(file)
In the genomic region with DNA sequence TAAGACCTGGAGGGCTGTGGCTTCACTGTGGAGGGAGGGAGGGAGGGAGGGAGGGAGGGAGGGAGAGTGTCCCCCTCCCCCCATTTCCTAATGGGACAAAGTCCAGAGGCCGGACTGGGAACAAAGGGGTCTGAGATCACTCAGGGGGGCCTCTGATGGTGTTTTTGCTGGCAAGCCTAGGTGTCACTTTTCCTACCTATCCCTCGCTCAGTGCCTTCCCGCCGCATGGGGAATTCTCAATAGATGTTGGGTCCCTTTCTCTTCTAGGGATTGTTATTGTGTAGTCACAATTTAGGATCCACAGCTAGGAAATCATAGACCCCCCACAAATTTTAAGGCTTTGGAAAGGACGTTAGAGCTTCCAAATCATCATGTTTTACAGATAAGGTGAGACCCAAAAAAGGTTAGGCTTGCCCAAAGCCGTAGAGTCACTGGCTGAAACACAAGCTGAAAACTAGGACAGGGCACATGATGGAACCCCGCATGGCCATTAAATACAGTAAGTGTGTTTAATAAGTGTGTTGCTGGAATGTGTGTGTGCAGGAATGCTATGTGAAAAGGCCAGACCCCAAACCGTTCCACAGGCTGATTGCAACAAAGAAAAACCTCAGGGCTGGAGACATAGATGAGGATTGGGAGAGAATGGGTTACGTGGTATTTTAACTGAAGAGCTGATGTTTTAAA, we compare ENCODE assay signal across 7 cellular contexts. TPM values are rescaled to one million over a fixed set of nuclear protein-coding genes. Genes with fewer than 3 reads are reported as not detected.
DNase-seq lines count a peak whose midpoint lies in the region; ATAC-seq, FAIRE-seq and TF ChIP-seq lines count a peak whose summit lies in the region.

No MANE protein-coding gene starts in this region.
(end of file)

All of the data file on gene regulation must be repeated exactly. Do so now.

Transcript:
In the genomic region with DNA sequence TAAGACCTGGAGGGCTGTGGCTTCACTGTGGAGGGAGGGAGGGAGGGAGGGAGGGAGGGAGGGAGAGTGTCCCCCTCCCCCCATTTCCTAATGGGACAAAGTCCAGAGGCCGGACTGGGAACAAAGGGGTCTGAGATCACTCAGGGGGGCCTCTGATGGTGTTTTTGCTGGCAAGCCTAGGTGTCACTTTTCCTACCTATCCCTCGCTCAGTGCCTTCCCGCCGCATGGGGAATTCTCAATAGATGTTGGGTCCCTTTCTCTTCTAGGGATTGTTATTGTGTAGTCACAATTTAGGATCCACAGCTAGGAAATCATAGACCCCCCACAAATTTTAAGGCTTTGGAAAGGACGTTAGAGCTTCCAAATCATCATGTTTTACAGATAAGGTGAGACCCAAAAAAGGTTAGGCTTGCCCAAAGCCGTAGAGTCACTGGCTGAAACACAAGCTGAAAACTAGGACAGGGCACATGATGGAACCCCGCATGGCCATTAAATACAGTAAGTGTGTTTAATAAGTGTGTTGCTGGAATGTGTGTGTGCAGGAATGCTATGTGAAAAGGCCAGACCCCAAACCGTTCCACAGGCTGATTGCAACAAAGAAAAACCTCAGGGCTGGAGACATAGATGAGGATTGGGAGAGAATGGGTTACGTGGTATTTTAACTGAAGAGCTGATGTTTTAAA, we compare ENCODE assay signal across 7 cellular contexts. TPM values are rescaled to one million over a fixed set of nuclear protein-coding genes. Genes with fewer than 3 reads are reported as not detected.
DNase-seq lines count a peak whose midpoint lies in the region; ATAC-seq, FAIRE-seq and TF ChIP-seq lines count a peak whose summit lies in the region.

No MANE protein-coding gene starts in this region.